Friendly Fire, by Patrick Gale

A gripping tale of class struggle in and out of school
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The Independent Culture


It is precisely two years since A Sweet Obscurity - Patrick Gale's 12th work of fiction. Friendly Fire , populated by a set of familiarly winning adolescents, is somewhat blunter than its predecessor. In the first 300 pages, there isn't a single fatality. But it is no less impressive.

Gale reverts to a single chronology and setting: a church school. There is little room for its adult protagonists, though each emerges as trustworthy or damaged. Instead, Friendly Fire describes with thorough brilliance the destabilising onset of male puberty. Typically, Gale opts for an unpredictable point-of-view: the observations of one of the school's few girl pupils, Sophie.

Raised in a children's home, she has rejected attempts to foster her and arrives at school apparently ill-equipped to deal with the social assumptions of an intake which - herself apart - ranges from the middle-class upwards.

But Sophie understands institutions, which affords her a sure-footed immunity among the chaotic, emotional manipulations that have long-characterised English school life. She falls in with two superficially assured gay youths: the exotic, Jewish Lucas, and a blond cricketer, Charlie.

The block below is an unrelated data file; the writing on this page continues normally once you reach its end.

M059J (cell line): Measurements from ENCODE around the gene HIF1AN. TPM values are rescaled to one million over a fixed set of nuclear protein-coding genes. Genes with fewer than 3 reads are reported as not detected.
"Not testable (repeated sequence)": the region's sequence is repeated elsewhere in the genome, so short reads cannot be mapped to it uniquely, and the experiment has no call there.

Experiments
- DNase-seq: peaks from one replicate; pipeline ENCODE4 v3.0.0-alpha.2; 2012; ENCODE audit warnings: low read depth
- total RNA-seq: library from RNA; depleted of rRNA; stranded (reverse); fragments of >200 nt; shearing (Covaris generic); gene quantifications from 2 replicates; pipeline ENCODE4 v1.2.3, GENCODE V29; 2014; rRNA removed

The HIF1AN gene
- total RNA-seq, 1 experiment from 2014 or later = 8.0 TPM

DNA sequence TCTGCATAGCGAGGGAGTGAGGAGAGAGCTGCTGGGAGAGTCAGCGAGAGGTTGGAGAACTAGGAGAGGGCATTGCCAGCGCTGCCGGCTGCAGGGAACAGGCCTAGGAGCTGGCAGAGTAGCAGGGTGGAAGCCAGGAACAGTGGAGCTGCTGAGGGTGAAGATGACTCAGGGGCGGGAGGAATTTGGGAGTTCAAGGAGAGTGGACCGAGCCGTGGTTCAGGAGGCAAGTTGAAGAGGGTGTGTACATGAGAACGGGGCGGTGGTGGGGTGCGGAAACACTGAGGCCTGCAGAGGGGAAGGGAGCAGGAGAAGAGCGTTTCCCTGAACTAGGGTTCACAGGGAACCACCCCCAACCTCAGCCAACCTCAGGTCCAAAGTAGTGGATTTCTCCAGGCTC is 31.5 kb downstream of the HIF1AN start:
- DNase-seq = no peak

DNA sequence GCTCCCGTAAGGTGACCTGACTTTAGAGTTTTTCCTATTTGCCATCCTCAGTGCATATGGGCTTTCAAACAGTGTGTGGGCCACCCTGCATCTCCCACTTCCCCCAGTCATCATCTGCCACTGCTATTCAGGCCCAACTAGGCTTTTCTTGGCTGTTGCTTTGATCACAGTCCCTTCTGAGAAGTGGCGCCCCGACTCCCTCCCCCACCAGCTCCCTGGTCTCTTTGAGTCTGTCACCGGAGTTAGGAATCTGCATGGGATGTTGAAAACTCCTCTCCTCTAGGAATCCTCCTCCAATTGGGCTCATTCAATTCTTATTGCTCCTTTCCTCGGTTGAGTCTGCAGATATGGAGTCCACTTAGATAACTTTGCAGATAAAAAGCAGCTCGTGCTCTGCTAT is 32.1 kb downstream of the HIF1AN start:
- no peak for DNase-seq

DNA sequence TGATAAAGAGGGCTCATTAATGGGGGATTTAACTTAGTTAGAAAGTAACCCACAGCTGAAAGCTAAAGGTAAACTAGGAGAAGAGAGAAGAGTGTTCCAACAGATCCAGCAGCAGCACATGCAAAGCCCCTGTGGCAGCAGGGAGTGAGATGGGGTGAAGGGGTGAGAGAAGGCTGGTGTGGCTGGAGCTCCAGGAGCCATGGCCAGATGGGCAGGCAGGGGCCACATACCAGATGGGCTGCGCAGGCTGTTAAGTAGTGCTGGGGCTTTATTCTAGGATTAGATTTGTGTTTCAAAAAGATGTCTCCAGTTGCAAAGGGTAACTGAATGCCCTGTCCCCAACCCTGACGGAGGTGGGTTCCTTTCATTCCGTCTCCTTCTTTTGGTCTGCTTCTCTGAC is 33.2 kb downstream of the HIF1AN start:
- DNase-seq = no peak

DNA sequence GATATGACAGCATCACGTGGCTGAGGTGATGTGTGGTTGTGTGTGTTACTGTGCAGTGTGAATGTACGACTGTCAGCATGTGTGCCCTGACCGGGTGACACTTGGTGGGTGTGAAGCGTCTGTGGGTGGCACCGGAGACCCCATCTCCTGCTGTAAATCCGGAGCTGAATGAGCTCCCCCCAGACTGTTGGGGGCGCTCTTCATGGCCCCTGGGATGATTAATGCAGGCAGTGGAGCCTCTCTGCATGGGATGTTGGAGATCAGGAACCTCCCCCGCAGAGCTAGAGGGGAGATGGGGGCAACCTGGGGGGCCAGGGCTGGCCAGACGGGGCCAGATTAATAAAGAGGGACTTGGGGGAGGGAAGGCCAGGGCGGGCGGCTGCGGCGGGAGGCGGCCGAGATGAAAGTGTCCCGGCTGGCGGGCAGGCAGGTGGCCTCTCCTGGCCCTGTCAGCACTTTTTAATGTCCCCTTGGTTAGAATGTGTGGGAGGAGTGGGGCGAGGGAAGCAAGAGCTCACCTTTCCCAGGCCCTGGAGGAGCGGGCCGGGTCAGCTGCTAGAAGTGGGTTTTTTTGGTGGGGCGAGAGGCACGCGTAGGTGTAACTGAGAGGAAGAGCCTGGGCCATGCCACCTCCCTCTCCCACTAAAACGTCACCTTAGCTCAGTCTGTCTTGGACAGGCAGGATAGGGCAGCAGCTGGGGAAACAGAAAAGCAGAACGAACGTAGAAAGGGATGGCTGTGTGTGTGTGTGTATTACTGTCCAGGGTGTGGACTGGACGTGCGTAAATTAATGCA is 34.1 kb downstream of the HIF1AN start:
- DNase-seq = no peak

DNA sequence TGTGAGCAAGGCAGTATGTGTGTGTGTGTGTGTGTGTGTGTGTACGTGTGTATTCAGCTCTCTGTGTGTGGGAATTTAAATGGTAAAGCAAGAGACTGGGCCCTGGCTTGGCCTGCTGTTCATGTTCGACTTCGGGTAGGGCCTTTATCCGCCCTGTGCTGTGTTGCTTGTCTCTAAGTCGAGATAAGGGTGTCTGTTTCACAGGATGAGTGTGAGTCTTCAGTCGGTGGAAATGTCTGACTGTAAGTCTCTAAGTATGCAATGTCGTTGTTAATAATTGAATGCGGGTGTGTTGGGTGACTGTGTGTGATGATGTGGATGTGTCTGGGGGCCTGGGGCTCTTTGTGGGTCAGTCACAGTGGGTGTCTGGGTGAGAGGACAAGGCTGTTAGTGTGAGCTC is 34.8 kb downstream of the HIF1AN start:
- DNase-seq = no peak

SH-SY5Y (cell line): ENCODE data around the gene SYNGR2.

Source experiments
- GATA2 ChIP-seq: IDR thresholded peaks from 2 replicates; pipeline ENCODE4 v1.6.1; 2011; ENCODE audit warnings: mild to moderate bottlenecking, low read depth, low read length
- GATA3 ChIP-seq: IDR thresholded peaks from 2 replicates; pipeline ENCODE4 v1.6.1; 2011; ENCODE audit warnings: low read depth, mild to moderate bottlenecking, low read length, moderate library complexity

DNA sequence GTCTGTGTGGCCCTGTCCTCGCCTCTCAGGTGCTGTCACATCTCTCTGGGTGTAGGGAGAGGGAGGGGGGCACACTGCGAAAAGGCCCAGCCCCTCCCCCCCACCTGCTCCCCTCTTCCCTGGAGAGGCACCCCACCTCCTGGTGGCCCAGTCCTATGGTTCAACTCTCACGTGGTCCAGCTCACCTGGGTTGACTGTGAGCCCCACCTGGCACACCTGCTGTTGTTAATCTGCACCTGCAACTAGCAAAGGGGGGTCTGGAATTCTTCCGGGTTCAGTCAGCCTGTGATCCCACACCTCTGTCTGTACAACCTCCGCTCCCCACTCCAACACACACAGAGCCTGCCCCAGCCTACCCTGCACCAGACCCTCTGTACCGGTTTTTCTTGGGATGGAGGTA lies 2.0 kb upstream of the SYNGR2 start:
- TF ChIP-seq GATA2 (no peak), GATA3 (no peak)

Gale's chief trick is in relating how the boys' emotional and sexual initiations are cannily interpreted by someone beyond them. Still, as Friendly Fire focuses on the vexed question of teacher-pupil relationships, she is left as clueless as the boys whose unchecked passion leads them into danger.

The book is characterised by a coherent narrative arc. Its author's abiding concern - the perverse vicissitudes of the heart - is not stinted. But Sophie is stripped not only of gender certainties and family ties, but also of the comforting immediacy of bourgeois conformity, which her school embodies and demands surrender to. Her discomfort throws into relief - and into question - the values which her surroundings reflect and require.

Friendly Fire is another triumph for Gale. It is part of an oeuvre which looks ever more formidable, particularly for a novelist still in mid-career.

Richard Canning is writing a life of Ronald Firbank

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